Former Rep. Rick Boucher, who lost his seat in last year’s midterm elections, has landed a post-Hill career as leader of law firm Sidley Austin’s new government strategies practice.
The Virginia Democrat, who had been in the House since 1983, was on the Judiciary and the Energy and Commerce committees.
“Rick has earned the respect of Democrats and Republicans alike for his intelligent approach to complex technology and energy issues and the even-handed leadership he displayed in the crafting of pivotal legislation,” Thomas Cole, chairman of the firm’s executive committee, said in a statement. “He will provide invaluable guidance for the growth of the firm’s public policy work.”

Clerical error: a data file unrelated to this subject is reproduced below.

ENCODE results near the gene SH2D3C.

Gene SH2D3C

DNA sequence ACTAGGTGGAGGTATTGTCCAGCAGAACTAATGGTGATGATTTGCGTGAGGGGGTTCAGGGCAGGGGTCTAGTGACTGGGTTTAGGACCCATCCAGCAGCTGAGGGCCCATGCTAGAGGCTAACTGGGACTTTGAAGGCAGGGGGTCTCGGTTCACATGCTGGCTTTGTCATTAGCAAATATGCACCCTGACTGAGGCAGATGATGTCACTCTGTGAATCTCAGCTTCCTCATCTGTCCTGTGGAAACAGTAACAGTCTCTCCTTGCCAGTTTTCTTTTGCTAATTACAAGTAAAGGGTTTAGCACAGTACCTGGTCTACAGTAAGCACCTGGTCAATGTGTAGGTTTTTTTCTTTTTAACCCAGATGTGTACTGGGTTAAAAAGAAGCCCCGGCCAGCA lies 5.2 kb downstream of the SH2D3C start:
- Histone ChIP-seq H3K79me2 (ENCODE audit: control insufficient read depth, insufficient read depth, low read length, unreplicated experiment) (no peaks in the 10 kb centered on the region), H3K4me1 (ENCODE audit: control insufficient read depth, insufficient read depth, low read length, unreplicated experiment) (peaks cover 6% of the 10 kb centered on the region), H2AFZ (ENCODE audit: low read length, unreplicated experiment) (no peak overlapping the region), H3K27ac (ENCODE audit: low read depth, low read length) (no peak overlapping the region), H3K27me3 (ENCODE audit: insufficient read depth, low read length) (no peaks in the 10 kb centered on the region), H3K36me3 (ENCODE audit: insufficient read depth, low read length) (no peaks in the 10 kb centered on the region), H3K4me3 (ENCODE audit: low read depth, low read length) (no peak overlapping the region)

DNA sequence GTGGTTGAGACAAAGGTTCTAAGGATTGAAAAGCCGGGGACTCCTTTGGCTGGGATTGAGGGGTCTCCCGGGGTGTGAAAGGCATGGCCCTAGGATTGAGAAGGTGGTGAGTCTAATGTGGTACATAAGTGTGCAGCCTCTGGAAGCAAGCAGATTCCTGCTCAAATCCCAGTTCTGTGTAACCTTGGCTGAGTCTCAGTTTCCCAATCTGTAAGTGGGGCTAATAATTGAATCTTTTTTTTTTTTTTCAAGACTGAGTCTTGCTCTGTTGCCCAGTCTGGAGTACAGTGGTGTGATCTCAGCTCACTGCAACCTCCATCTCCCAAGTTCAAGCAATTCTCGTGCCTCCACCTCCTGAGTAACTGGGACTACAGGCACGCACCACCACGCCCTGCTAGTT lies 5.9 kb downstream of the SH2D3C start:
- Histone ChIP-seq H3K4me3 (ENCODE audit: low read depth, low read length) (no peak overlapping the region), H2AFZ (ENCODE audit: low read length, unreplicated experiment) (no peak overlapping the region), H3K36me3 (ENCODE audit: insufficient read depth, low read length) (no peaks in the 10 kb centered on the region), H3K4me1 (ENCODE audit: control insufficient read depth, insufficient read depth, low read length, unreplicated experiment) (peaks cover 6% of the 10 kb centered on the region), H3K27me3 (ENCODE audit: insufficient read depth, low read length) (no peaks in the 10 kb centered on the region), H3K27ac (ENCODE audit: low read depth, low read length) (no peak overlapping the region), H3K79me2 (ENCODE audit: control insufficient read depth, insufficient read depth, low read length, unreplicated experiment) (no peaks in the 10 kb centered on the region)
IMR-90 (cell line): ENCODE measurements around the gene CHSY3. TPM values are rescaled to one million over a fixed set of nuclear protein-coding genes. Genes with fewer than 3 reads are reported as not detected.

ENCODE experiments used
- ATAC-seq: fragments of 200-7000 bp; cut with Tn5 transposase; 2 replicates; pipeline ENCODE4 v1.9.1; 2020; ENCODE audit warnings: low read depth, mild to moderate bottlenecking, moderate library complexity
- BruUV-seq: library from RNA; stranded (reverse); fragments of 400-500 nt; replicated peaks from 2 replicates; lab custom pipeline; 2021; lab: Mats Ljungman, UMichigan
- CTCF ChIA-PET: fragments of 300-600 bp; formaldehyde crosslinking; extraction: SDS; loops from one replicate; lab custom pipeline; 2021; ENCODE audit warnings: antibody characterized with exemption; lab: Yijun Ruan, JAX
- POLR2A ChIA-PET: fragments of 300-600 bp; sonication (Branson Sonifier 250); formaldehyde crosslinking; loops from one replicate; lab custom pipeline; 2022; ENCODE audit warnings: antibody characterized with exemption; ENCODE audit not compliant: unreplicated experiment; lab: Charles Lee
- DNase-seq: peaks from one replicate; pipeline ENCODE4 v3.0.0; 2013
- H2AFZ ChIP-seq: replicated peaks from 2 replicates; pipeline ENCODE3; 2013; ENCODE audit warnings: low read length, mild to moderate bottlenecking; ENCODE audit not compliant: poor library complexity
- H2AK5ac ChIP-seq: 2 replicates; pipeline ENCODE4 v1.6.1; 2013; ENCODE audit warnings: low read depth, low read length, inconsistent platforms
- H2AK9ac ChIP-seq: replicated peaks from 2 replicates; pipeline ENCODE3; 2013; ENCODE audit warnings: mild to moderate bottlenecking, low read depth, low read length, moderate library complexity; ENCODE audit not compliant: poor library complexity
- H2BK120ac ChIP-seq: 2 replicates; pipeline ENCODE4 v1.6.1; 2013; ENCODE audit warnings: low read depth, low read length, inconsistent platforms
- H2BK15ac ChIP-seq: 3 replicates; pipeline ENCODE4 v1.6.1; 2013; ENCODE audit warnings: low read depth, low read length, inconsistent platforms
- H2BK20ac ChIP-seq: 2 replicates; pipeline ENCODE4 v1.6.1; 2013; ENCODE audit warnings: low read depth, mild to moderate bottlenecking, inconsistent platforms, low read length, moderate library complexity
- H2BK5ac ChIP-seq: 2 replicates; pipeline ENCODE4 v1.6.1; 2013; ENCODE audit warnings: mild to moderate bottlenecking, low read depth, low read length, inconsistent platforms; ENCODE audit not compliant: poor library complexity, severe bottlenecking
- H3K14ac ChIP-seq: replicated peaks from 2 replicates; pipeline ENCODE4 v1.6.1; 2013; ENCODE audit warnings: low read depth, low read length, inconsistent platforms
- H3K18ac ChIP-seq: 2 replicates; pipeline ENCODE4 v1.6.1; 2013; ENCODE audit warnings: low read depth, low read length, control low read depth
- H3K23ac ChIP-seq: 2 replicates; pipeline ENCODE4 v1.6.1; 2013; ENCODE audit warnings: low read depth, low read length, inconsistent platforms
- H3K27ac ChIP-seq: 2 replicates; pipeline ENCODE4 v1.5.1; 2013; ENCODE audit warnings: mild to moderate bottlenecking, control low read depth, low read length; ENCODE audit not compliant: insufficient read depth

Boucher will work with Sidley partner Daron Watts to expand the law firm’s government practice.
The former Member could not be immediately reached for comment on his new job. But he said in a statement that Sidley “offers a truly unique opportunity for me to promote the growth of a public policy group that brings together lawyers renowned for their leadership in areas I have focused on for much of my career, such as technology, telecommunications, life sciences, financial services, energy and the environment.”
He added that the law firm was a natural choice for him.
Vice President Joe Biden waits to conduct a mock swearing-in ceremony with Sen. Brian Schatz, D-Hawaii, in the Capitol's Old Senate Chamber, December 2, 2014. Schatz was sworn in to serve the remainder of his term since he was appointed to the seat after Sen. Daniel Inouye, D-Hawaii, passed away.